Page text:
In one sense, accepting ownership of your feelings creates a lot more work for you. The “blame game”, or the victim stance may seem easier, and it may also be habitual. If that’s the case, it will take a lot of effort, a new way of thinking, and a willingness to witness your experience as conflicts arise, in order to make some changes. But in a very real way, if you accept responsibility for your feelings in any given moment, you also become empowered. There are opportunities to practice this way of being every day, in small ways and usually in big ways, too. S.N.Goenka, who is the primary Vipassana meditation teacher, talks about how the mind loves to “boil itself”. He’s talking about those times when something unwanted has happened, and we obsessively replay it in our minds. Sylvia Boorstein, another highly revered mediation teacher talks about how the mind seems to get hooked or snagged on those negative instances. Someone says or does something hurtful, and the mind goes into a tailspin. It might be an interaction, a conversation, or a situation we’ve been a part of that did not go the way we wanted it to, and now we’re in a state of turmoil.

Have you ever replayed a conversation in your mind, and rewritten your responses? Maybe you’ve experienced hours, or an entire day going by when you are just caught in this awful web of negativity, re-writing this interaction, and at the same time feeling worse and worse. Of course, because you are feeding this beast, and the more energy you feed it, the bigger it gets. These are the moments when you have an exceptional opportunity to practice picking the mind up and bringing it back to the present moment. The past is over, the conversation cannot be redone (but perhaps it can be revisited with more clarity and calmness, or maybe you won’t need to revisit it, maybe you can find your own closure). Observe your state of mind, and observe the way it’s affecting your physical body. First of all, can you take several deep breaths and be really aware of each one? Can you scan your body for tension, checking the hinge of your jaw, your neck, your shoulders? From there, can you find some compassion for yourself? Maybe you can start to examine what has you so tweaked. Undoubtedly something has pushed a button in you, and you might as well get to know your buttons.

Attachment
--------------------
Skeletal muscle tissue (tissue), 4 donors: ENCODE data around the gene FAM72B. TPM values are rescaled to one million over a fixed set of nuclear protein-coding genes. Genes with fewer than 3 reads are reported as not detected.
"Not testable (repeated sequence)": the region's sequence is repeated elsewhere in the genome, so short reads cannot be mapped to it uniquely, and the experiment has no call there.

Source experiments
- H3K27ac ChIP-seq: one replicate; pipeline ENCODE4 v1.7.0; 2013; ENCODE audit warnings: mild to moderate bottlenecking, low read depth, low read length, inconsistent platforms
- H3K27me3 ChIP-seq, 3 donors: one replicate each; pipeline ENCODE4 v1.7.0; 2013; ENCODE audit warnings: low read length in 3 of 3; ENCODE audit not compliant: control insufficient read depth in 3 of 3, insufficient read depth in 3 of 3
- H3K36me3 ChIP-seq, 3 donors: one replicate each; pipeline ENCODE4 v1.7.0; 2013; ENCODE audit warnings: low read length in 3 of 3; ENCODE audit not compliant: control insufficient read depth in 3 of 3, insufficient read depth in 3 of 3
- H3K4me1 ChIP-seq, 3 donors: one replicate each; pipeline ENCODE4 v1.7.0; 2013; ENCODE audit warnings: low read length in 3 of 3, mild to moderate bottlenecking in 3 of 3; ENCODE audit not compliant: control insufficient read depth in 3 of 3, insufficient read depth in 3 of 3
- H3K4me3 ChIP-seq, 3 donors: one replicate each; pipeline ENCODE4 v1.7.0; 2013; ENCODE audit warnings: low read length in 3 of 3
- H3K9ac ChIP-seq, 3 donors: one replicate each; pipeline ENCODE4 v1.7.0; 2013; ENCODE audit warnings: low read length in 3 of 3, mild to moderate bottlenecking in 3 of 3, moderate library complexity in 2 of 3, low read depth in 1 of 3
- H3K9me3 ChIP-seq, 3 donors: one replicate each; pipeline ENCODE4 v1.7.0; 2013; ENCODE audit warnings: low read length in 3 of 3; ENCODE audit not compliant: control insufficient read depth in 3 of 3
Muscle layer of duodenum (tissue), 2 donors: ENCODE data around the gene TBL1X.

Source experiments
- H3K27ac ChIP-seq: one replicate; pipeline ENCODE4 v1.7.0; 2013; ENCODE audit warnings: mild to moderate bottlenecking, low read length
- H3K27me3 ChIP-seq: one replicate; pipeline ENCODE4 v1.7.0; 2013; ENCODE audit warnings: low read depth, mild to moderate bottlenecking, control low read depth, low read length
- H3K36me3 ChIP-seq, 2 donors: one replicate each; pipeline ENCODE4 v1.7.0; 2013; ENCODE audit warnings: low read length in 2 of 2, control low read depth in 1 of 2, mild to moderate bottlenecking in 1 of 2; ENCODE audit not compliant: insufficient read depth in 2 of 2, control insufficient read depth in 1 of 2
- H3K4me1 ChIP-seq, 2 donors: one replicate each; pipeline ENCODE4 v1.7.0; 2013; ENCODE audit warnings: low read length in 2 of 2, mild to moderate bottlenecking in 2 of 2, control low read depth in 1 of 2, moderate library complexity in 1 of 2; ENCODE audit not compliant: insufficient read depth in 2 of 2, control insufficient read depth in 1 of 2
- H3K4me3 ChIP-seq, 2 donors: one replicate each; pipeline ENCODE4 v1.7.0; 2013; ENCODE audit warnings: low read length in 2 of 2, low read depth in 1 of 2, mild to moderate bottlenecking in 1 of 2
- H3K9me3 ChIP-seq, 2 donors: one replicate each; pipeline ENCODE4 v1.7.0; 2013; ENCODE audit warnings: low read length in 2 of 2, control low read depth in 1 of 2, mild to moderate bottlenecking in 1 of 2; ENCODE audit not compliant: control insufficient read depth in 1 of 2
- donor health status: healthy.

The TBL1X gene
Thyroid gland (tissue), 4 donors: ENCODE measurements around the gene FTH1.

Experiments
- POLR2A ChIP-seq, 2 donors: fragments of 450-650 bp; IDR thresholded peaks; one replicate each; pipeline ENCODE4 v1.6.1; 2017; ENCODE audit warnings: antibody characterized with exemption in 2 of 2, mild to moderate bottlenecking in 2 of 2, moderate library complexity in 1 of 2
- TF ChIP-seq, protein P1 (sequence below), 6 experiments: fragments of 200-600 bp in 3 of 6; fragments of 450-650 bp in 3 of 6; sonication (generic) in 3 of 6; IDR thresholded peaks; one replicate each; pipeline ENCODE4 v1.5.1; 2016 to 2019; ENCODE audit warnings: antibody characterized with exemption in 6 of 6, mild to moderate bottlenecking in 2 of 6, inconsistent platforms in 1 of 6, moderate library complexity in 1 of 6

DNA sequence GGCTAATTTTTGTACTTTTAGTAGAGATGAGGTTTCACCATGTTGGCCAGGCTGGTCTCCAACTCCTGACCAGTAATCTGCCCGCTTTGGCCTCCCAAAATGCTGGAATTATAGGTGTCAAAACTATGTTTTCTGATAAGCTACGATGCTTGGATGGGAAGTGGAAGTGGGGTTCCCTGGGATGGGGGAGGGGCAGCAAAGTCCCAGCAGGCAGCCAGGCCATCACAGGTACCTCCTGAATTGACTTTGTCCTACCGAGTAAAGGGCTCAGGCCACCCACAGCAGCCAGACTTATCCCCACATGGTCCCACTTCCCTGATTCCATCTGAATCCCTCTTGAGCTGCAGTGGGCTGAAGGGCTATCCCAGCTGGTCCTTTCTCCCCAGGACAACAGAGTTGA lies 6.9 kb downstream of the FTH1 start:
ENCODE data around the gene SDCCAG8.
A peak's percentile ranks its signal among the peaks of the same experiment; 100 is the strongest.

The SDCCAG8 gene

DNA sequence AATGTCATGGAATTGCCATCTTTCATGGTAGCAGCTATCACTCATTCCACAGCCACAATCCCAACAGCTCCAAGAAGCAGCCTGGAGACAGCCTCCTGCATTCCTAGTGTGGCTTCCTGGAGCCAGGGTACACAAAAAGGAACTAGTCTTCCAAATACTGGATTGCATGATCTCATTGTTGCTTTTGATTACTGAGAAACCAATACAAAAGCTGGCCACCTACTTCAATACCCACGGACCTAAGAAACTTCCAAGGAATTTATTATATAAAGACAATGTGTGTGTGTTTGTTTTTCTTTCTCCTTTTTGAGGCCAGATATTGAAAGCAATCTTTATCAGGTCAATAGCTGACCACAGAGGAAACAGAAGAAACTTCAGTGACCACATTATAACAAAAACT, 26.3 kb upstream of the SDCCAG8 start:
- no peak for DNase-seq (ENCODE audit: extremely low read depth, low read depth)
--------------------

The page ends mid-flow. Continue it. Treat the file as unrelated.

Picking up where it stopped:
At the root of any spiritual practice is the idea, “know yourself”. Maybe the other person has stuff to own, but you cannot control whether they will or won’t. If it’s circumstances that have you down, if you’re angry at the world, or shaking your fist at the sky, it is almost definitely a time to shift your perspective inward. Ultimately, you are left with your own state of mind, and your own internal dialogue. You can’t change the world around you without changing the world within you, first. None of us are perfect. None of us will show up as our highest selves in every moment of every day. Sometimes life will feel really unfair. Sometimes, we will all struggle to find the path, and even after we’ve found it, we will all experience dark times when we lose our way. The person you will spend the most time with in this life is you. If you can start to tap into the reality that although you are having this somewhat isolated personal experience, you are also a part of something much larger than yourself, if you assume responsibility for your feelings (and in so doing, your actions, and the energy you’re spreading as you travel about the world), you may begin to experience a little more peace. Just a little less focus on the “I, ME, MINE” (the STORY), and a little more on the great potential you have within you to spread some love, will help a lot. The more peaceful it is within you, the more peaceful it will be around you. And if you can keep working toward a peaceful inner state, it will become less and less likely that something as small as a stranger driving like a maniac will rob you of that peace.